Doctors have been able to study and observe the side effects of phenobarbital for many years. In some ways this is an advantage over new medicines. Many doctors no longer prescribe it unless other seizure medicines have failed, however, because of concern that its side effects often outweigh its benefits (except for certain groups such as very young children). It may be used more frequently in situations where cost is a critical issue, such as in developing countries.
The most common side effect of phenobarbital is sleepiness or fatigue. Be careful with driving, operating machinery, or any other dangerous activity until you know how you react to phenobarbital.
Other side effects include:
If you notice problems like any of these while you are taking phenobarbital, it's probably a good idea to discuss them with your doctor or nurse. You shouldn't stop taking phenobarbital or any other seizure medication without your doctor's advice.
Phenobarbital also has been found to reduce the effectiveness of oral contraceptives (birth control pills), so women who could become pregnant may want to consider another form of birth control.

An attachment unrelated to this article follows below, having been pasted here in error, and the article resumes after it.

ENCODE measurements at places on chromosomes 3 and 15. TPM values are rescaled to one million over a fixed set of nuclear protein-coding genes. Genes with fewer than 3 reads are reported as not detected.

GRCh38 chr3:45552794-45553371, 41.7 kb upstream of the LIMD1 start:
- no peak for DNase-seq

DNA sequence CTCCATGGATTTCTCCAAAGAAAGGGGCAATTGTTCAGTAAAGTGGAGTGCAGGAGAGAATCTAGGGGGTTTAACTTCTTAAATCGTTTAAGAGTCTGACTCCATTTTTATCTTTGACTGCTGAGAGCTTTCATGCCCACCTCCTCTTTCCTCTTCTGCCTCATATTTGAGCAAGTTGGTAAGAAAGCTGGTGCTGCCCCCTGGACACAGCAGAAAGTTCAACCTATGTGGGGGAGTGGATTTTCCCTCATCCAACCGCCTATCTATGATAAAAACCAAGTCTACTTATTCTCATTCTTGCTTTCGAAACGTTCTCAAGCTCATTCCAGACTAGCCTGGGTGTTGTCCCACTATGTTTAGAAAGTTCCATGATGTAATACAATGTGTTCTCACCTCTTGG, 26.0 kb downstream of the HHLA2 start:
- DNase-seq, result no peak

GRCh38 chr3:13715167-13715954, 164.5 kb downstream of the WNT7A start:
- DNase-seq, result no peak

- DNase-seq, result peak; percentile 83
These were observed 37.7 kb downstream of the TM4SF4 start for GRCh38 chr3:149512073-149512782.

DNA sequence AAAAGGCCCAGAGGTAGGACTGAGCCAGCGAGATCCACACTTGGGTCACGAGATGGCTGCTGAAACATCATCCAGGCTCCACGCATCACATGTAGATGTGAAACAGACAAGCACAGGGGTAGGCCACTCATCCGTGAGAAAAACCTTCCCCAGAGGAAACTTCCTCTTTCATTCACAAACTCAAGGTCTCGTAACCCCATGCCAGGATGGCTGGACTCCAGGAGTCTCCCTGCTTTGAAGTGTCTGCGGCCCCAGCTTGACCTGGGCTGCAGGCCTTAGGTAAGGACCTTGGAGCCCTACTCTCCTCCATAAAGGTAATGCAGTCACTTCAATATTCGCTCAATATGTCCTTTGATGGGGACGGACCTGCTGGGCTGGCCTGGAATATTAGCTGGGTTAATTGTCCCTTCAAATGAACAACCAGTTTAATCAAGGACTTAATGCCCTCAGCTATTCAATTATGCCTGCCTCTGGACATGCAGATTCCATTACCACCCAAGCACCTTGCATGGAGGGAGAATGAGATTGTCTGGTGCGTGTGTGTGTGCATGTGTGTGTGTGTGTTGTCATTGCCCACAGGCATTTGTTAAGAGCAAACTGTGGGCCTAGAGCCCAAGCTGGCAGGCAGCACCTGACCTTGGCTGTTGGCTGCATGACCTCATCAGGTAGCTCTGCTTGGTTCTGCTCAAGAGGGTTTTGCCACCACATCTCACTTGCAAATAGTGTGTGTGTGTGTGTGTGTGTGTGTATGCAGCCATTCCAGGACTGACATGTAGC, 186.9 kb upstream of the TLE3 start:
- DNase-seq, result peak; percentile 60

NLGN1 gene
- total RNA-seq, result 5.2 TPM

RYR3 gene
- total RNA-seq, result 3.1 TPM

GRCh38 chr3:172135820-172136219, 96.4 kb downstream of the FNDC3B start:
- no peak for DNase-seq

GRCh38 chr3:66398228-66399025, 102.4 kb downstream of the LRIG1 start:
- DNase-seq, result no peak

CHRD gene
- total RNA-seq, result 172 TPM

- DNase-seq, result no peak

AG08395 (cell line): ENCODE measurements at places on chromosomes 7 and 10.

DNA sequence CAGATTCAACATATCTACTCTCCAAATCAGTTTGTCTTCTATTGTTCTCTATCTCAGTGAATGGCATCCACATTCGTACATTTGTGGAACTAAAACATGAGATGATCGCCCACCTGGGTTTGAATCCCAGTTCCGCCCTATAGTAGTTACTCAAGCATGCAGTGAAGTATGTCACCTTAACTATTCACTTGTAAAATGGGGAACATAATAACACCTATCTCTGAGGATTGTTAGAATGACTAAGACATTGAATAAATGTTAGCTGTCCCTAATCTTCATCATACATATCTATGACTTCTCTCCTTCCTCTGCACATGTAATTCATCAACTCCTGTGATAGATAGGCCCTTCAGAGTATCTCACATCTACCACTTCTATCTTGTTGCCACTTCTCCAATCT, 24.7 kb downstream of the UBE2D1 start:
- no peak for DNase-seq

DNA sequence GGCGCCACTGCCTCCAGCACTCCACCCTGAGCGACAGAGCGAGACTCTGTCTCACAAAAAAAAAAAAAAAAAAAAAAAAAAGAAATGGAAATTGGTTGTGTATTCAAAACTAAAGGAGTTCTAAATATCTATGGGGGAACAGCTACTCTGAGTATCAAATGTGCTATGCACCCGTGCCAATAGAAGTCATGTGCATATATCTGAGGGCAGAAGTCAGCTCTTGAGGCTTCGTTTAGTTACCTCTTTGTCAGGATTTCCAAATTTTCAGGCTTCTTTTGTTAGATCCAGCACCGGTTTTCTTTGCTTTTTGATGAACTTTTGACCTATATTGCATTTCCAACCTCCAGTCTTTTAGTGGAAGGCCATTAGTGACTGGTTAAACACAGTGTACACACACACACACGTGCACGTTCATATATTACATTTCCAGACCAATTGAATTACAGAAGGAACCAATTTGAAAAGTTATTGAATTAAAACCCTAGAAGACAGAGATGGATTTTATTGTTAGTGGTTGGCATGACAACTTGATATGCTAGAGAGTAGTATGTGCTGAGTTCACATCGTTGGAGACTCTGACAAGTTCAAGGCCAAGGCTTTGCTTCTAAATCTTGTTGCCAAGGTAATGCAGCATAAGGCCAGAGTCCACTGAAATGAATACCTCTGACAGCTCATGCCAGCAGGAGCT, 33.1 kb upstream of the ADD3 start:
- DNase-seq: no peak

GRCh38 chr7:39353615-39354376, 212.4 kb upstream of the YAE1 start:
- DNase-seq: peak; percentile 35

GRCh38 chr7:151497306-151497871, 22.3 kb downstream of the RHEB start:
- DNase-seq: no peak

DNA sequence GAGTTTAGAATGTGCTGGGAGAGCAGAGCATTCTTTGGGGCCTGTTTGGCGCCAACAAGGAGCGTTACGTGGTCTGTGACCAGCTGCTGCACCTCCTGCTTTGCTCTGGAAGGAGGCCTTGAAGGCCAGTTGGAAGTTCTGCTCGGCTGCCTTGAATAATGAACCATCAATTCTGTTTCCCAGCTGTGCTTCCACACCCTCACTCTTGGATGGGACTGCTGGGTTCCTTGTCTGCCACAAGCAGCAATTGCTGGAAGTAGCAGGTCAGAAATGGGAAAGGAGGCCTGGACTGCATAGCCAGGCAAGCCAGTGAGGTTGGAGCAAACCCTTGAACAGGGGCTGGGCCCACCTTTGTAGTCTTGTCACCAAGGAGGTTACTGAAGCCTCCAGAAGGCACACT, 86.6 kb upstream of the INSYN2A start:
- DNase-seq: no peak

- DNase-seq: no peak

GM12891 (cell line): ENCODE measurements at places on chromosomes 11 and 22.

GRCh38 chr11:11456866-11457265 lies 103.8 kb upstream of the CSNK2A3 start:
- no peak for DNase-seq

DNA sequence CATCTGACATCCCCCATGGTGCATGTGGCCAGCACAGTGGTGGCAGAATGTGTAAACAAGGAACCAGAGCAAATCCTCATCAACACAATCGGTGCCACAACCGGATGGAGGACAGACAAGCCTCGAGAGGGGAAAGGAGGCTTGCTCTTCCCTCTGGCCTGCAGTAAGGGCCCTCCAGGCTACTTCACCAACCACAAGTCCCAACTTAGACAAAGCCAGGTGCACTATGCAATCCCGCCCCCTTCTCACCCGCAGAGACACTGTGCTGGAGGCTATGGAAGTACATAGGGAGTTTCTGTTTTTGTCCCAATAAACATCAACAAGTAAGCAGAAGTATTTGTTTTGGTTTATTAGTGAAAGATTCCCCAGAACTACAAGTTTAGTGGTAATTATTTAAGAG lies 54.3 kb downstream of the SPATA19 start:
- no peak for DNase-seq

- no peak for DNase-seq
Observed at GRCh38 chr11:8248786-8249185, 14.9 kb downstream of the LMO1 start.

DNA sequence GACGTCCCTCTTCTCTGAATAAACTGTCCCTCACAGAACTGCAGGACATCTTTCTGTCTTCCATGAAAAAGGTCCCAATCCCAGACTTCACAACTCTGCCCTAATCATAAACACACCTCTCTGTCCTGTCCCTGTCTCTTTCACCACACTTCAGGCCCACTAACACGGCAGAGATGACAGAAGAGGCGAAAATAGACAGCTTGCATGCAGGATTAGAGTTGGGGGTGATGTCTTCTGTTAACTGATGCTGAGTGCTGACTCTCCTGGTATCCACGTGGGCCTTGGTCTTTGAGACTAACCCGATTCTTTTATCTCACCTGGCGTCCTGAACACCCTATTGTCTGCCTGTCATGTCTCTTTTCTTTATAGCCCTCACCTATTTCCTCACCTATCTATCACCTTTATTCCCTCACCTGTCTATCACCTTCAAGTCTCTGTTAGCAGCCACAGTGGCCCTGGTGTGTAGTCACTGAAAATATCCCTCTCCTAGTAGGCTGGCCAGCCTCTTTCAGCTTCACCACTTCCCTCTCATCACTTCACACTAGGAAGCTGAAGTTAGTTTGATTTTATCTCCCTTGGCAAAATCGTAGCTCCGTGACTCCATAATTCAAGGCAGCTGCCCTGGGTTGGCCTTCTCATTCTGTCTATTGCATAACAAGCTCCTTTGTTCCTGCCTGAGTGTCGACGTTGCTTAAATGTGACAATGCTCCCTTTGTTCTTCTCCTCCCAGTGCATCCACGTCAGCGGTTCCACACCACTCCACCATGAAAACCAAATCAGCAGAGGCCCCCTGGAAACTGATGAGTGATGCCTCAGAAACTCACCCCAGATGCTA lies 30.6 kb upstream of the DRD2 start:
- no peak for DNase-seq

Some studies have found greater problems with behavior and thinking in children taking phenobarbital than in children taking other seizure medicines. Not all the results agree, however, perhaps because individual children are affected differently.
Taking extra calcium and vitamin D may help to prevent bone loss. If you have been taking phenobarbital for more than 5 years, it might be a good idea to have a bone density test. If this easy, painless test shows thinning of your bones, your doctor may want you to see a specialist.
Be sure to read about the more serious side effects of phenobarbital. Serious problems are very rare but everyone who takes this medicine should be aware of them.
Long-term use of phenobarbital can lead to changes in the soft tissues of the body. Symptoms include pains in the joints or thickening in areas such as the palm or the bottom of the foot. If you notice any changes of this kind, tell the doctor.
Reviewed February 2004 by Steven C. Schachter, MD, epilepsy.com Editorial Board.
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